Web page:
The Echo of Picasso

Brian Calvin, Fiore [Flower], 2023. ChanWoo Son Collection. Courtesy of the artist and Almine Rech © Brian Calvin. Courtesy of the artist and Almine Rech

Organised within the framework of the international celebrations marking the fiftieth anniversary of the death of Pablo Picasso (1881–1973) and curated by Eric Troncy, The Echo of Picasso relates Picasso’s oeuvre to that of contemporary artists who, in one way or another, have made or are making its echo resound.

From the outset, Picasso’s work has ‘reverberated’ in the ears of several generations of artists, both during his lifetime and after his death, for all sorts of reasons. Every period has found new resonances in keeping with the ideas proposed by its artists. Those borne along by the logic of the twentieth-century avant-gardes have brought about stylistic developments inspired by those set in motion by Picasso, or have simply explored the possibilities offered by the representational strategies of Cubism with the clear ambition of confronting the fruits of Picasso’s exploration and creativity in order to eventually surpass them.

A number of these works from different periods carry the imprint of Picasso’s innovative techniques freed from stylistic constraints. These range from welded iron to painted bronze, and from collage to the use of everyday materials as supports or constitutive elements of an artwork. They also encompass ceramics, a technique which Picasso was one of the first to inscribe in the artistic language of the second half of the twentieth century.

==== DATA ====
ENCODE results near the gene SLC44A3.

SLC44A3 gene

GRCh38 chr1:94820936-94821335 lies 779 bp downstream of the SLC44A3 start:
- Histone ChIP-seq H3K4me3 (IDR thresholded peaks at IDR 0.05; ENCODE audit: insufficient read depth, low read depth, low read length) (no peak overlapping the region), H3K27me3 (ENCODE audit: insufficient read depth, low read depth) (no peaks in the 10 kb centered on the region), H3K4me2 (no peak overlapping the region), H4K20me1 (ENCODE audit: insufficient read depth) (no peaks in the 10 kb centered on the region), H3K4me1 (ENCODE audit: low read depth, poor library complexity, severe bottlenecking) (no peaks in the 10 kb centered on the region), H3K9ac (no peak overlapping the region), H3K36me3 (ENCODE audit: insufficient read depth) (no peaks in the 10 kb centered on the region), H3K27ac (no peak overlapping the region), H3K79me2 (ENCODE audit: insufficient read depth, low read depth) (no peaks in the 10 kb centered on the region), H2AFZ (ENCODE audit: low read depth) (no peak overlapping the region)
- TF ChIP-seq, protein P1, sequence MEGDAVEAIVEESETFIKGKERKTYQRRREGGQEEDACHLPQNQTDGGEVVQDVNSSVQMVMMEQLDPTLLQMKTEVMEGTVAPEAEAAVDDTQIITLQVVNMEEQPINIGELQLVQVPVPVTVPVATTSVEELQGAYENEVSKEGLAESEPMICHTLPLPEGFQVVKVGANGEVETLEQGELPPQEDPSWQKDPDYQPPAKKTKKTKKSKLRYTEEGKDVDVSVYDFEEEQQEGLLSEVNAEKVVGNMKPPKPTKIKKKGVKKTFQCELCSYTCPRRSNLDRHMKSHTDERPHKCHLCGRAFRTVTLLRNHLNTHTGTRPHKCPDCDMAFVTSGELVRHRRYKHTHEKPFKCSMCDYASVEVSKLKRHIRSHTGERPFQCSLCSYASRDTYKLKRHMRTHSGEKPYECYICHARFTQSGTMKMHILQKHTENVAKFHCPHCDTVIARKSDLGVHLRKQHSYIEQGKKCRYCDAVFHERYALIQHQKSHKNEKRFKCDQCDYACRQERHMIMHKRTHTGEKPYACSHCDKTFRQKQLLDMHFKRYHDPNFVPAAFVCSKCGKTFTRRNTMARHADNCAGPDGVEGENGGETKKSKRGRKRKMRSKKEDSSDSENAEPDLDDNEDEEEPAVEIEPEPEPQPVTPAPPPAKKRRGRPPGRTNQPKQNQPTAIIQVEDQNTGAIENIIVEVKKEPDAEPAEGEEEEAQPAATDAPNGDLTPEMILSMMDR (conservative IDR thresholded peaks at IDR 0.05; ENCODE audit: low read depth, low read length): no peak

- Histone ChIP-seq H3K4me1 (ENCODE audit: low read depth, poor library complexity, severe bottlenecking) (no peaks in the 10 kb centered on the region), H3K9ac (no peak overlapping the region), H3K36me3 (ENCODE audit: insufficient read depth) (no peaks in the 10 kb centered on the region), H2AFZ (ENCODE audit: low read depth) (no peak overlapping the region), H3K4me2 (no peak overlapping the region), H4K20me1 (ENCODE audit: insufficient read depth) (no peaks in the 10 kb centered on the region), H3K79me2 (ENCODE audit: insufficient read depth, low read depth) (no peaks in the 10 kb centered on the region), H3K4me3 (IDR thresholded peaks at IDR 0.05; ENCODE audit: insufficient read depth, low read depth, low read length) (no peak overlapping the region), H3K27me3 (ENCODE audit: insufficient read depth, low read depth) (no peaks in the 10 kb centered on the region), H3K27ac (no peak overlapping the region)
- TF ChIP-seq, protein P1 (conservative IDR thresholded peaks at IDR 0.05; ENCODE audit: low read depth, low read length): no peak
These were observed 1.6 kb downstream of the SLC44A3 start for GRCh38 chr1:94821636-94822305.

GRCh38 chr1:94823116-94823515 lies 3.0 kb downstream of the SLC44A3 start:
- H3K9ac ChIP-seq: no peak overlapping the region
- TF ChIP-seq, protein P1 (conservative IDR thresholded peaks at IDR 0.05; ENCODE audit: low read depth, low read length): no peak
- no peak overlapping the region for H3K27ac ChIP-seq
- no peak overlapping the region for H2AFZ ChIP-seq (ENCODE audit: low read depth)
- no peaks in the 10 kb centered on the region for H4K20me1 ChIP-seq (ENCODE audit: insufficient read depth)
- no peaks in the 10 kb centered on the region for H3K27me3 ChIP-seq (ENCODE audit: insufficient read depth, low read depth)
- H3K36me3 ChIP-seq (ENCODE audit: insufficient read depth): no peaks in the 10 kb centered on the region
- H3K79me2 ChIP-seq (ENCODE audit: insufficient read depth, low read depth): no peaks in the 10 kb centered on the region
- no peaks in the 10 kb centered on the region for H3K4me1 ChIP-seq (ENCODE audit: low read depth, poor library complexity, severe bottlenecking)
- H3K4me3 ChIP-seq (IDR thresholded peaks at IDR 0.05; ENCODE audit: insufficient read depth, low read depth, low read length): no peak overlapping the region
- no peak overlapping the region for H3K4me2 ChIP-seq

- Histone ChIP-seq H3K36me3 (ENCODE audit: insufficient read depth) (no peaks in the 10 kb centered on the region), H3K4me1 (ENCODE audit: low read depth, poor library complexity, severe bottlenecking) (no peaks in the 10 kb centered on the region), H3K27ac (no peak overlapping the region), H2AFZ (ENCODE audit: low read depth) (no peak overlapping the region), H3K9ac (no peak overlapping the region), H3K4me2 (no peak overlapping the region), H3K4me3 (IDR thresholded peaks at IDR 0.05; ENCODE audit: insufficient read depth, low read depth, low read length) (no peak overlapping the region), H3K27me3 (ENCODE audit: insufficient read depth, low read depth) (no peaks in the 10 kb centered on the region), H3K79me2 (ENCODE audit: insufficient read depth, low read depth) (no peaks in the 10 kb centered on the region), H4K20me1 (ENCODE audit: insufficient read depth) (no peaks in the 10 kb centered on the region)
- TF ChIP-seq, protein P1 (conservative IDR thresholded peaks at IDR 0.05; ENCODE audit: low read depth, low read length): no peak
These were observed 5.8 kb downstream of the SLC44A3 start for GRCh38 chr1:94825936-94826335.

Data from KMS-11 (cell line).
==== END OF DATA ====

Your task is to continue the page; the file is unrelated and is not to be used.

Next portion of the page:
‘For artists living at the same time as Picasso, it must have been a nightmare trying to keep up with a guy like him. Today we have the freedom of distance.’ (George Condo, 2006).

Today, with the hypothetical end of the avant-gardes, and all the more now that figurative painting seems to have provisionally retrieved its credentials, Picasso’s extraordinary formal inventiveness, formidable stylistic freedom, scant interest in convention and compulsive creativity loom large over contemporary artists. He is probably the only artist so frequently cited, interpreted, evoked, reprised, commented and celebrated in the works of his contemporary and later peers.

‘No matter what, sooner or later there is an inevitable Picasso epiphany in every artist’s life.’ (Marina Faust, 2023).

The Exhibition

Louise Bourgeois, Woman in a Shape of a Shuttle, 1947–1949. Collection The Easton Foundation, New York © Photo: Christopher Burke © The Easton Foundation/VEGAP, Málaga, 2023

Pablo Picasso, Couple au bord de la mer [Couple by the Seaside], Dinard, 10 August 1928. Private collection © Hugard & Vanoverschelde © Succession Pablo Picasso, VEGAP, Madrid, 2023

Jameson Green, The Executions of the Wise Men, 2023. Courtesy of the artist and Almine Rech © Jameson Green

Pablo Picasso, Massacre en Corée [Massacre in Korea], 18 January 1951. Musée national Picasso-Paris. Dation Pablo Picasso, 1979. MP203 © RMN-Grand Palais (Musée national Picasso-Paris)/Mathieu Rabeau © Succession Pablo Picasso, VEGAP, Madrid, 2023

Brian Calvin, Fiore [Flower], 2023. ChanWoo Son Collection. Courtesy of the artist and Almine Rech © Brian Calvin. Courtesy of the artist and Almine Rech

Related Activities